Southern California’s housing market displayed renewed vigor in April, with sales rising 8.5 percent compared to the same time last years, according to home sales data released Tuesday.
Sales and prices increased in all six Southern California counties, CoreLogic announced in its monthly sales report.
Last month sales of new and previously owned houses and condominiums increased from 20,008 to 21,708 year over year, the company said.
Sales last month were the second highest for the month of April since 2006.
“Sales activity picked up last month, making it one of the stronger Aprils since the housing bust, though sales remained below average,” said Andrew LePage, a data analyst for CoreLogic. “Many buyers still face credit and affordability hurdles, and the inventory of homes for sale remains relatively tight in many markets. New home construction is still well below historically normal levels, too.”
Last month, the median price increased 6 percent from $404,000 to $429.000. That’s the highest median price for the region since November 2007, when it was $435,000.
The median sale price has risen year over year in every month since April 2012.
In Los Angeles County sales increased 6 percent from 6,642 a year ago to 7,038. The median price increased 10 percent from $441,000 to $485,000.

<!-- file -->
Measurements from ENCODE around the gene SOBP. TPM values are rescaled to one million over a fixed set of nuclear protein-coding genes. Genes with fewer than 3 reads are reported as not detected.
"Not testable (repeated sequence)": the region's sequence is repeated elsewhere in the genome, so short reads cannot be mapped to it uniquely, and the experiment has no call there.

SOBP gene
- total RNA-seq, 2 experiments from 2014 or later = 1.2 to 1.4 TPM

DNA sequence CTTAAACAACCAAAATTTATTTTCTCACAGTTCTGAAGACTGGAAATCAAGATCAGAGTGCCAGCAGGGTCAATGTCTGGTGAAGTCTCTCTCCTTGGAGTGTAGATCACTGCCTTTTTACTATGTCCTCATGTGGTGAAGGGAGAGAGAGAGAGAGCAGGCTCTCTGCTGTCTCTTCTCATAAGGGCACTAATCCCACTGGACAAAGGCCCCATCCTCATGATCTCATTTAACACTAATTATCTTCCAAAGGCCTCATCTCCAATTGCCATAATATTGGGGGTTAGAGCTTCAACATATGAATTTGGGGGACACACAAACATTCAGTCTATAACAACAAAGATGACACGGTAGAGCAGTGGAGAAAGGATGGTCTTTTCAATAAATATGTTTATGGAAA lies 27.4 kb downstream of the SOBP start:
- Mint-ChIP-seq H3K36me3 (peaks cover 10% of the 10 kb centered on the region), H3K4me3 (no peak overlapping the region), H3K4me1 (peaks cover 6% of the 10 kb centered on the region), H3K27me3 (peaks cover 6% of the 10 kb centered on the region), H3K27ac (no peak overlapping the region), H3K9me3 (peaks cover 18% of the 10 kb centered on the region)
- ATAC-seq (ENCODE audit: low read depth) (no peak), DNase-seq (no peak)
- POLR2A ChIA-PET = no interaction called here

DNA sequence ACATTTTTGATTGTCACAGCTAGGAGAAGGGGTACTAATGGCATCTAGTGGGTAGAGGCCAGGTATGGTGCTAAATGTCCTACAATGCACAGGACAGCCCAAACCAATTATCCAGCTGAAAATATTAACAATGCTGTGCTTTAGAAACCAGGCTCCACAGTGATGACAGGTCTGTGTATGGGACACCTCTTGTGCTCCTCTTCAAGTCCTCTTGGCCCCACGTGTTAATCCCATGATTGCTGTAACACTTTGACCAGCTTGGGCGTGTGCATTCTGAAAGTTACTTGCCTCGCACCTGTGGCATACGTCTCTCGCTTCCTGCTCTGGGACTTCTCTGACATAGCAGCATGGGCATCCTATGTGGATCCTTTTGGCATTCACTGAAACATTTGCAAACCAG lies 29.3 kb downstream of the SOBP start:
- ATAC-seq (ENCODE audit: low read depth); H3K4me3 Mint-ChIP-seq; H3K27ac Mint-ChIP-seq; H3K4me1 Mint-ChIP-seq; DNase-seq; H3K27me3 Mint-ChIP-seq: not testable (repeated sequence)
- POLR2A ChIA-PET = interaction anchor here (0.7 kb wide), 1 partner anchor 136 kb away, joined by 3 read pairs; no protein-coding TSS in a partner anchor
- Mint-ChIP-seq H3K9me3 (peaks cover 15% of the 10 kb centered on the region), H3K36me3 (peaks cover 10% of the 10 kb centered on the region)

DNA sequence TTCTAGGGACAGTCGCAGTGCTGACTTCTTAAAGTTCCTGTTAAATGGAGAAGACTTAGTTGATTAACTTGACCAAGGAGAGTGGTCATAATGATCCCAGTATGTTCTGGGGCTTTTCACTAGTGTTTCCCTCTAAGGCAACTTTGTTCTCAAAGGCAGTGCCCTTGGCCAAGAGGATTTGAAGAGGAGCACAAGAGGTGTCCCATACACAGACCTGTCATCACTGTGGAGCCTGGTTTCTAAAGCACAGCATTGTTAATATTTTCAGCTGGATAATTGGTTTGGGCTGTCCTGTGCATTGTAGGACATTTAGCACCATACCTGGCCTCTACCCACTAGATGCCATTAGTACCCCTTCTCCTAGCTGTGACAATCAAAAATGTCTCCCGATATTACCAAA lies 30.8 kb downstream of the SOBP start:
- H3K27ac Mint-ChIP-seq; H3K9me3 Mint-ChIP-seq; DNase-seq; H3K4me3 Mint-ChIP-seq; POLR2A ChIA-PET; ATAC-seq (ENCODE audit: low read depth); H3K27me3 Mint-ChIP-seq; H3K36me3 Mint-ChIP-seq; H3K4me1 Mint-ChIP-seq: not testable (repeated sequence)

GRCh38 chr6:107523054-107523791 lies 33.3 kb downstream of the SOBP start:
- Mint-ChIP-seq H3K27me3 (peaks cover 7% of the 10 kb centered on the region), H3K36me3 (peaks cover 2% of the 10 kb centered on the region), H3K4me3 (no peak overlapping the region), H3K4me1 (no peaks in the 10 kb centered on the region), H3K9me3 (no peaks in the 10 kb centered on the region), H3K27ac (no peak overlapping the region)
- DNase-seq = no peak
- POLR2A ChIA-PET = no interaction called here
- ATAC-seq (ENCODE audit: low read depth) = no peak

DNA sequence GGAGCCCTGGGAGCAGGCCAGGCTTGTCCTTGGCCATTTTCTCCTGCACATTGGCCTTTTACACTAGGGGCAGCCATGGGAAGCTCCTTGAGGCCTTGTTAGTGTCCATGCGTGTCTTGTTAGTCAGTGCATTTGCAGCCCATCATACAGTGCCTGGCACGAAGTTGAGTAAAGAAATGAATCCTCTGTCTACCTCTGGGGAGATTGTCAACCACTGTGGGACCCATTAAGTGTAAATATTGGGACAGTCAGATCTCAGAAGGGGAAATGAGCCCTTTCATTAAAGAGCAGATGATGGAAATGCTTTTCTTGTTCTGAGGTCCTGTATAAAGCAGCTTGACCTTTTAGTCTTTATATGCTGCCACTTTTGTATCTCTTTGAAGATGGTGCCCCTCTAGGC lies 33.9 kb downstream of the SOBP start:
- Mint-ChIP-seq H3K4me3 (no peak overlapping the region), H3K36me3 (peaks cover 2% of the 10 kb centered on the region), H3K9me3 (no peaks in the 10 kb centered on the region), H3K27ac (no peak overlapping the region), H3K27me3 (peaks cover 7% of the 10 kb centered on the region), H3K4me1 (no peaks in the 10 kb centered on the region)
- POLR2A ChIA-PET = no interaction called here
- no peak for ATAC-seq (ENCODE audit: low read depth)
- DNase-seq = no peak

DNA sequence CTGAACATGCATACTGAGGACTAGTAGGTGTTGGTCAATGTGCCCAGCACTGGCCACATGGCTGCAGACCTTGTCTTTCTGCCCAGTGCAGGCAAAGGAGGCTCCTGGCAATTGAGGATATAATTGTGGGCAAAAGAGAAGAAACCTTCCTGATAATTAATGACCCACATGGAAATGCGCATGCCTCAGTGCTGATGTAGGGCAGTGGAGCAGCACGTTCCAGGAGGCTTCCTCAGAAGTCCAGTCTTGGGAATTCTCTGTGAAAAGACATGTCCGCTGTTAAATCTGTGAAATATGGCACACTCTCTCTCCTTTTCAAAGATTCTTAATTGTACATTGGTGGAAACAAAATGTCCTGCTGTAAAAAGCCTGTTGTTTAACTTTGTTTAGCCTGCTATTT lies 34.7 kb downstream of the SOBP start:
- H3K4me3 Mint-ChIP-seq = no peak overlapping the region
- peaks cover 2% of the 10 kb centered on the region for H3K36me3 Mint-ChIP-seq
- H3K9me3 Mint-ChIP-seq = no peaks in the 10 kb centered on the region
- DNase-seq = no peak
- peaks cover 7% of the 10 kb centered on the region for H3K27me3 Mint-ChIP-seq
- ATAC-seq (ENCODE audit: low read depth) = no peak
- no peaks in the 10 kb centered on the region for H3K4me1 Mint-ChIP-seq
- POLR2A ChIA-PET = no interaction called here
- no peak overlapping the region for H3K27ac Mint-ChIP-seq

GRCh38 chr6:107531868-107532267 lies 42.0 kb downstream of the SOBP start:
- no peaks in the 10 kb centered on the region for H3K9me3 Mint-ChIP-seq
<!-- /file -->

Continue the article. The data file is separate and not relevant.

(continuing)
In San Bernardino County sales rose from 2,434 to 2,446, the smallest gain in the region. The median price increased 5 percent from $240,000 to $252,500. The county remains the region’s lowest priced market.
The price gains continue to reflect sales of more expensive homes dominating the market and a lack of bargains as the economy continues healing from the Great Recession.
During April sales of homes costing $500,000 or more accounted for 39 percent market share, the most for any month since a 40 percent share in November 2007.
Foreclosure sales accounted for a 4.5 percent share and short sales at 4 percent of the share.
San Bernardino County’s short sale share of 7.6 percent was the highest among the six counties.
Absentee buyers — mostly investors — purchased 24 percent of the homes sold in April while cash buyers also accounted for a 24 percent share.
By Gregory J. Wilcox, Los Angeles Daily News